Epileptic seizures are episodic, transient events with clinical manifestations that reflect the regions of seizure onset and subsequent involvement (i.e., propagation with or without secondary generalization). One recent study with intracranial recordings (Afra et al., 2008) found that complex partial seizures of mesial temporal onset had an average duration of only 106 seconds, and those with extratemporal neocortical onset lasted an average of only 78 seconds. This brief duration and the rapidly changing dynamics of the discharge pose various challenges for seizure detection. Even patients with very refractory and frequent seizures spend the vast majority of time in nonseizure (interictal) states. For example, a patient with very refractory complex partial seizures originating from mesial temporal regions who had 20 seizures per month (average duration, 2 minutes) would only be in the ictal state 0.1% of the time, and the other 99.9% would be spent in interictal (and postictal) states. Despite this brief total seizure time, the disruptive and recurrent nature of complex partial seizures (even without secondary generalization) has a major impact on the quality of life of patients with refractory epilepsy. When discussing seizure detection, it is useful to differentiate between early seizure detection, the topic of this chapter, and seizure detection that is not time sensitive.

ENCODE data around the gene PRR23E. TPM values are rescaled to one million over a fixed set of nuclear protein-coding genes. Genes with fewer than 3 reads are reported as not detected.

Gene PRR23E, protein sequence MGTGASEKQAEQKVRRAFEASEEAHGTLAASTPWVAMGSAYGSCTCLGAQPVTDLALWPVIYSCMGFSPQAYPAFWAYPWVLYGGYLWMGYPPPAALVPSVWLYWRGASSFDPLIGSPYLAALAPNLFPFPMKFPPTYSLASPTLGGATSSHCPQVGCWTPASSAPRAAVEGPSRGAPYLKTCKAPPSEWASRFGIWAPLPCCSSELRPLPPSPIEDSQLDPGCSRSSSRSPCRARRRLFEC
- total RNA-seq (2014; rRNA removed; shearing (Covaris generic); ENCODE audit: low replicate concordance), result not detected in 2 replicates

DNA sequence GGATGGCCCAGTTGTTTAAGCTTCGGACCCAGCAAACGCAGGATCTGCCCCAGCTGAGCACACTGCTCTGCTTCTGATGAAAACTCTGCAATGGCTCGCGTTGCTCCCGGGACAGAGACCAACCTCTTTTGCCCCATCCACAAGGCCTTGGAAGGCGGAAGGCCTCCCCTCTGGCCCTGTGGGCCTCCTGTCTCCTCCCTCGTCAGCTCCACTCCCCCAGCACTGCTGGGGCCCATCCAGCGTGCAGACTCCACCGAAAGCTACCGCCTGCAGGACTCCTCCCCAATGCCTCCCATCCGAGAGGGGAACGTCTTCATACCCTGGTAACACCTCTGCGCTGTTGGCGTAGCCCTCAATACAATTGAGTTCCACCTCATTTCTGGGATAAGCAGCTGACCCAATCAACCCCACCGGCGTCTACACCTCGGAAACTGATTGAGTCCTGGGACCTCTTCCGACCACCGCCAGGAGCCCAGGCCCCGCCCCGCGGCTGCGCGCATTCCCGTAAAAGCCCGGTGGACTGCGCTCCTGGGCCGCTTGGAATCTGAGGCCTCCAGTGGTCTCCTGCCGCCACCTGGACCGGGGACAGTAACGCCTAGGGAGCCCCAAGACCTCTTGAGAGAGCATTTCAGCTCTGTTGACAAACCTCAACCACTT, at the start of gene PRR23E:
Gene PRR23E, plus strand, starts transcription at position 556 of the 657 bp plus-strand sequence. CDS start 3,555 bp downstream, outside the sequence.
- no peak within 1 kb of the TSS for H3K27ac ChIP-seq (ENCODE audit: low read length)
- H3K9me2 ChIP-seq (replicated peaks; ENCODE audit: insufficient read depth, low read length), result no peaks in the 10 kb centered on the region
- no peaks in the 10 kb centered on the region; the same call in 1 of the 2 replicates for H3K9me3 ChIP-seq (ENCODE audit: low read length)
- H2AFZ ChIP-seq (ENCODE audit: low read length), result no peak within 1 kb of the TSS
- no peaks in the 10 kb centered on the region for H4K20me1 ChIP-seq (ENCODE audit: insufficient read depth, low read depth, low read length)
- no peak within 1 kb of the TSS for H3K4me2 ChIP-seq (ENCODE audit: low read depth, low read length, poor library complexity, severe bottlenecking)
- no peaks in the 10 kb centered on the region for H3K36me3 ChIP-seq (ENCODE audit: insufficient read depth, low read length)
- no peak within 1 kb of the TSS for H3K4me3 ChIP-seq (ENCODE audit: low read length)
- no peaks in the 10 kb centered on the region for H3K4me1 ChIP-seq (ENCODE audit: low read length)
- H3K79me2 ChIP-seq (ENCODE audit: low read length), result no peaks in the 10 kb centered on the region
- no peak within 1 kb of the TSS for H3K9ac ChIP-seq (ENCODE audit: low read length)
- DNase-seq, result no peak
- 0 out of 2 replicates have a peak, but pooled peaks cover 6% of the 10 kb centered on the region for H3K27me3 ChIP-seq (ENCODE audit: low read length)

|Original language||English (US)|
|Title of host publication||Epilepsy|
|Subtitle of host publication||Mechanisms, Models, and Translational Perspectives|
|Number of pages||16|
|State||Published - Jan 1 2010|
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